On Wednesday, when questioned about spreadsheets showing that wealthy districts were getting large percentage increases in state aid, Mattei-Smith said that the governor had not promised equity in funding. Richard Ross, the governor’s lead education adviser, said that increases in aid to rich districts reflect their enrollment growth. “This represents reality,” Ross said in a conference call with reporters.
More, or less?
On Thursday, Jan. 31: “No school district will receive less money than last year ... If you are poor you’re going to get more; if you’re richer you’re going to get less,” Kasich said as he discussed his plan in a private meeting with school leaders. Wednesday, Kasich’s office released spreadsheets showing how much each district will receive.
Regarding his first statement that no district will get less, that may be accurate in the first and second years, although it is impossible to know because of the mingling of charter and private school money with district funds. The spreadsheet shows that three of every five school districts today receive more money than the formula would allow.
In the first year they will be held harmless with $464 million in “guarantees,” but those districts “should begin preparing for their eventual phase-out.” Mattei-Smith said that as guarantees are reduced by about 10 percent, or $48 million in the second year, that money will be shifted back into the formula, but she said it is not known what will happen after the second year.
Regarding his statement that the rich will get less, which contradicts his statement that no one will get less, the spreadsheets show that the wealthier school districts, as defined by the governor’s methodology, will receive 8.1 percent funding increases, or about $110 per pupil on average, and poorer districts will receive 4.94 percent increases or $282 more per pupil on average.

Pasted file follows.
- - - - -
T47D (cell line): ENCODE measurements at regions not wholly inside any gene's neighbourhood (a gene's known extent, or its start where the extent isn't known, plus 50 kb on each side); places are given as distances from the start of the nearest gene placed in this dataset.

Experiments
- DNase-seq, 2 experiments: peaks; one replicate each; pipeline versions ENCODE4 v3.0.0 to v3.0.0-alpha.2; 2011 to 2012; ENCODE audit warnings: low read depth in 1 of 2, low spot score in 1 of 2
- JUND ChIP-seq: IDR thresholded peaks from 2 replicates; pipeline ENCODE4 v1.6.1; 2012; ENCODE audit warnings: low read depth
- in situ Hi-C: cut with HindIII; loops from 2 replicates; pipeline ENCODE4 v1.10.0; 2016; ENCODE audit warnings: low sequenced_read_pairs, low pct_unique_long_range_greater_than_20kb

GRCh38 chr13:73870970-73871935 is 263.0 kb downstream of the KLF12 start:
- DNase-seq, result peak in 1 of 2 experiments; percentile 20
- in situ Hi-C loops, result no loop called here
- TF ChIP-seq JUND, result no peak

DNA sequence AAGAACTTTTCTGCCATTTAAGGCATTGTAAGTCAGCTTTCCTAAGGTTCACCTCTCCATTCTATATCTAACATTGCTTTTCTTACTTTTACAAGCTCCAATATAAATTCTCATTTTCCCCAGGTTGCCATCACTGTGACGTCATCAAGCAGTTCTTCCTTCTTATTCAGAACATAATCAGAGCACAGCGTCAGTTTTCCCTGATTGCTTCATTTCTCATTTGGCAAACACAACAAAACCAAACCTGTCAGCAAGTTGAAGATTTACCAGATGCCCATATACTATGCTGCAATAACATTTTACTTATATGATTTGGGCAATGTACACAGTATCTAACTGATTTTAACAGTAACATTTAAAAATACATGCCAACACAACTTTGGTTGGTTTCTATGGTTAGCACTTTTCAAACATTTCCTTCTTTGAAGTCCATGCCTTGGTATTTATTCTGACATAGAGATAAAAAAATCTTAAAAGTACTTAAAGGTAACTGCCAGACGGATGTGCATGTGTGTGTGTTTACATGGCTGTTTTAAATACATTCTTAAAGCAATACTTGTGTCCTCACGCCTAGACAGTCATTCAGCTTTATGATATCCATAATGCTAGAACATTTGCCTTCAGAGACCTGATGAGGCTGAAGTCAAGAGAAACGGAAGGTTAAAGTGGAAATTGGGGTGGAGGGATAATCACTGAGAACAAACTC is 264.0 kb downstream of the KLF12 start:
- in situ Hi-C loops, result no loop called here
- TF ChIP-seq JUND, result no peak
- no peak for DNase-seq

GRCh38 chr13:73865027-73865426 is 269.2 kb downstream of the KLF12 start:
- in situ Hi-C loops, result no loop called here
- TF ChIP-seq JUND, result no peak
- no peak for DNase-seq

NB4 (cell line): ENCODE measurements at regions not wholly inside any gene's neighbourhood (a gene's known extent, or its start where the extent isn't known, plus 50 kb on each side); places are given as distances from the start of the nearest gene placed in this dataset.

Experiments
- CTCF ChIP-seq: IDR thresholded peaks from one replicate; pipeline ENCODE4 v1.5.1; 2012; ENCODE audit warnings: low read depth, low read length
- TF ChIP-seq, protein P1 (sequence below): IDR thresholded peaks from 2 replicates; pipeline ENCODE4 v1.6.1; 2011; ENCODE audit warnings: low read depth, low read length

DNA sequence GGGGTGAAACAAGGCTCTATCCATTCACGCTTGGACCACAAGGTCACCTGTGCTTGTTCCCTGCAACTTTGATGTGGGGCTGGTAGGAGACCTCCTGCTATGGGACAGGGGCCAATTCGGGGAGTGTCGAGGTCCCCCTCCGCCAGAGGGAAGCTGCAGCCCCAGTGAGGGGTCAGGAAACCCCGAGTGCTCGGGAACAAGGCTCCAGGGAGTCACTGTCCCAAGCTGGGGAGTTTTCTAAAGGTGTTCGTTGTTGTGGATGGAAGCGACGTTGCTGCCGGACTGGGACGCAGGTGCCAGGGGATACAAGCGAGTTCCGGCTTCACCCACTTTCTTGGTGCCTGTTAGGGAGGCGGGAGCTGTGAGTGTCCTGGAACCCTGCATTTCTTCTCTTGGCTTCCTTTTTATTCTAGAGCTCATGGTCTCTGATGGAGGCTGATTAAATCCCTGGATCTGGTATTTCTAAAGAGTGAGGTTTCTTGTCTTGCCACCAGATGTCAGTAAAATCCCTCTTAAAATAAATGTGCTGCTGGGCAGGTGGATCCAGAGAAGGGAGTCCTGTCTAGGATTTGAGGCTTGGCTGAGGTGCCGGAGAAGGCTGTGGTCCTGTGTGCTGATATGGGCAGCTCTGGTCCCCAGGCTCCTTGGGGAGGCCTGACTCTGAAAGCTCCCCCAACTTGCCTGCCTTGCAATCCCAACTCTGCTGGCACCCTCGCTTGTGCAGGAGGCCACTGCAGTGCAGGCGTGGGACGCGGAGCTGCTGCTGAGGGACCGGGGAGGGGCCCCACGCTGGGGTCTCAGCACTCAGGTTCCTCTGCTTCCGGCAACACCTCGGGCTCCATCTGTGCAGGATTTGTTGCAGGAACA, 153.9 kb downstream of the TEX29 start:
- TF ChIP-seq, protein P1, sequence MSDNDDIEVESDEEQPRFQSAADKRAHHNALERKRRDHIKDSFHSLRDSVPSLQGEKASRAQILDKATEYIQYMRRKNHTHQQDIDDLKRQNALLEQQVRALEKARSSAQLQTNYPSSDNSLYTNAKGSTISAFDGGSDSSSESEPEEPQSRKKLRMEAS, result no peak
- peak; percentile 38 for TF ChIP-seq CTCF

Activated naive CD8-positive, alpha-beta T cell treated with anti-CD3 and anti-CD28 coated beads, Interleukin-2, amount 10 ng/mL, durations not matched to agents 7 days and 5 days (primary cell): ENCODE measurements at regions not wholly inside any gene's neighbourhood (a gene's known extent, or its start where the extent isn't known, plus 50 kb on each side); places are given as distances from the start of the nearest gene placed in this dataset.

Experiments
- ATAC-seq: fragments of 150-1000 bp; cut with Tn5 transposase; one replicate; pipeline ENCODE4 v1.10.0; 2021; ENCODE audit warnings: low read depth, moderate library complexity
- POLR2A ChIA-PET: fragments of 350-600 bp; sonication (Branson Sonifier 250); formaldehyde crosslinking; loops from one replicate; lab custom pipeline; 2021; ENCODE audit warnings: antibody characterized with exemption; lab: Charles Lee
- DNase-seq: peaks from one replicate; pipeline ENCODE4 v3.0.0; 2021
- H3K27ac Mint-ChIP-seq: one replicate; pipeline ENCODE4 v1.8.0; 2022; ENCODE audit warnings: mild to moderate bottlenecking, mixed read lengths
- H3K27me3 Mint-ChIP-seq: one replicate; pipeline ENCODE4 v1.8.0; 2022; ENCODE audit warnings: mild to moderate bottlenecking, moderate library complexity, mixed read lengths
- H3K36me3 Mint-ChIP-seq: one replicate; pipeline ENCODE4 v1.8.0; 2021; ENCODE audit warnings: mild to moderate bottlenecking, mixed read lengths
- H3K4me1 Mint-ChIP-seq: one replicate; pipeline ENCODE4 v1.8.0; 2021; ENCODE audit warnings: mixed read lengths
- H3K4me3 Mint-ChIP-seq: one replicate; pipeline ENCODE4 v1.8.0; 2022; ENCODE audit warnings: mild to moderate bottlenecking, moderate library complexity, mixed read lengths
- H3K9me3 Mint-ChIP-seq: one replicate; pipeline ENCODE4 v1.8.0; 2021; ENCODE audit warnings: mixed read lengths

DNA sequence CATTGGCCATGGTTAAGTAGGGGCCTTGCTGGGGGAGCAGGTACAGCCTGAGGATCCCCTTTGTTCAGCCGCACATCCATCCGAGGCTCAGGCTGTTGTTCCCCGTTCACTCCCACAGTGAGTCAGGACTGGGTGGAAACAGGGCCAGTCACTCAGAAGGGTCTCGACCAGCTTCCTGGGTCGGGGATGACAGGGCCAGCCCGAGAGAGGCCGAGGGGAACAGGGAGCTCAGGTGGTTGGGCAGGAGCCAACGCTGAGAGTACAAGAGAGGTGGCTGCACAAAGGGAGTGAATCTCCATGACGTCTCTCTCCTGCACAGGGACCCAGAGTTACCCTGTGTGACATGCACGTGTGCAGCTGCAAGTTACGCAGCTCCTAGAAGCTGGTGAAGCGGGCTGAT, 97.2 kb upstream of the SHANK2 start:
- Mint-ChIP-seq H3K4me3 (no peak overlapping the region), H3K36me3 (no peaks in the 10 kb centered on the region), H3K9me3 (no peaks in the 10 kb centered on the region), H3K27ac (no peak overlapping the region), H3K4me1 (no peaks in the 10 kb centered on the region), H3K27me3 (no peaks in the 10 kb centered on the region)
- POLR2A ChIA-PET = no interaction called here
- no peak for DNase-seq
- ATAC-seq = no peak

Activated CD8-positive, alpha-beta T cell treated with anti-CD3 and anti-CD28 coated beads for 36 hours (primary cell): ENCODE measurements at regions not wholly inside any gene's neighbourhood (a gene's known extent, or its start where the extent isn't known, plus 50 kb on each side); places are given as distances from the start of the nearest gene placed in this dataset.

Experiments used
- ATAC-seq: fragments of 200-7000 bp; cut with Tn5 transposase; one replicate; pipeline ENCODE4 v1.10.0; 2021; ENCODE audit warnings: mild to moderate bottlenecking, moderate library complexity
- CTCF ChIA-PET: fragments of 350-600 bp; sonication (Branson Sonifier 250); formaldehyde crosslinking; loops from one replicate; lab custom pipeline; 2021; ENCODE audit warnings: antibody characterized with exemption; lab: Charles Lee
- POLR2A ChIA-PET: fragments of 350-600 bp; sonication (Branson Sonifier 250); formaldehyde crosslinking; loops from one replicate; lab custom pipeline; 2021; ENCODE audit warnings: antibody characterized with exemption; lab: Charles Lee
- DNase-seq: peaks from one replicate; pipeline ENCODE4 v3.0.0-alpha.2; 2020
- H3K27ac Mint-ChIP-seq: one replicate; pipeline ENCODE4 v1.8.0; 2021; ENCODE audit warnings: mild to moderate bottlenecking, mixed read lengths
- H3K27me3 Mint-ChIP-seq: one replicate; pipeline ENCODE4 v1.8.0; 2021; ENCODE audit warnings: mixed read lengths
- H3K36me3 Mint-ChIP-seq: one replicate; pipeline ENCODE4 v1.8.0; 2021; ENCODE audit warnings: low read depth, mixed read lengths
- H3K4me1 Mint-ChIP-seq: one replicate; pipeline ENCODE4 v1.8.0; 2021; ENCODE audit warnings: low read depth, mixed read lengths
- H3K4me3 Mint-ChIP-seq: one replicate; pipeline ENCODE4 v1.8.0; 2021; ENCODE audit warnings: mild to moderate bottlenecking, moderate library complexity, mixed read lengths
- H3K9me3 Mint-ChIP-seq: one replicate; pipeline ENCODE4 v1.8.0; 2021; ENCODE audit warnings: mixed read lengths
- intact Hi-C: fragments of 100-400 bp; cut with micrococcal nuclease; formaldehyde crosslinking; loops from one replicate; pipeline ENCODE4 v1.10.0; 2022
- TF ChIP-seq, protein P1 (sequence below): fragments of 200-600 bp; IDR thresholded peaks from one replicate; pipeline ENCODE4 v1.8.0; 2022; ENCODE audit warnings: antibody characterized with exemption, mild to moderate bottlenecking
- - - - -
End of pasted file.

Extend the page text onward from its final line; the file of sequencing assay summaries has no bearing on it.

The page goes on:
So, he did in fact direct more dollars per pupil to poor districts. The confusion that occurred last week grew out of the fact that his office delivered spreadsheets showing percent increases in total dollars, not on a per pupil basis.
At the Feb. 4 press briefing on his budget proposal, Kasich said: “Let’s be clear about this: This is an effort that has in fact been tested to be constitutional, and had been found to be constitutionally sound. And let me also say it is fully funded, something that these other plans [of previous governors] never were. They were smoke and mirrors.”
However, his $1.2 billion increase in the next budget does not make for the $1.6 billion cut in his first budget.
And during the briefing, the Beacon Journal identified about $115 million that appeared to be double-counted in the total education budget in the first year, and about $120 million in the second year.
Asked after the briefing whether that double-count was included in Kasich’s statement that funding would rise $1.2 billion, Keen confirmed it was.
Projection not completed
On Wednesday, asked if it was possible to see a simulation showing how school districts will be funded once the formula is totally implemented, Mattei-Smith said in a phone conference with reporters: “We haven’t projected out to see what will happen when [the funding formula is] fully implemented.”
“It’s kind of a cruel illusion. A lot of districts were expecting something great,” said Bill Phillis, director of the Ohio Coalition of Equity and Adequacy in School Funding. Phillis led the landmark DeRolph lawsuit, resulting in four Ohio Supreme Court decisions that said the state’s school funding system was unconstitutional because it failed to determine the cost of an adequate education and then provide the funding, an over-reliance on property taxes created wide disparity in quality, school buildings were unsafe, and costly mandates were unfunded.
At the core of the DeRolph suit were extremely poor districts in Perry County in southeast Ohio. In Kasich’s budget proposal, none of the Perry County districts receive a funding increase.
“There’s a term for that kind of science. It’s a term that was used in the DeRolph litigation when we proved some of the state’s calculations wrong. We called it ... junk science,” Phillis said.
Doug Livingston can be reached at 330-996-3792 or firstname.lastname@example.org.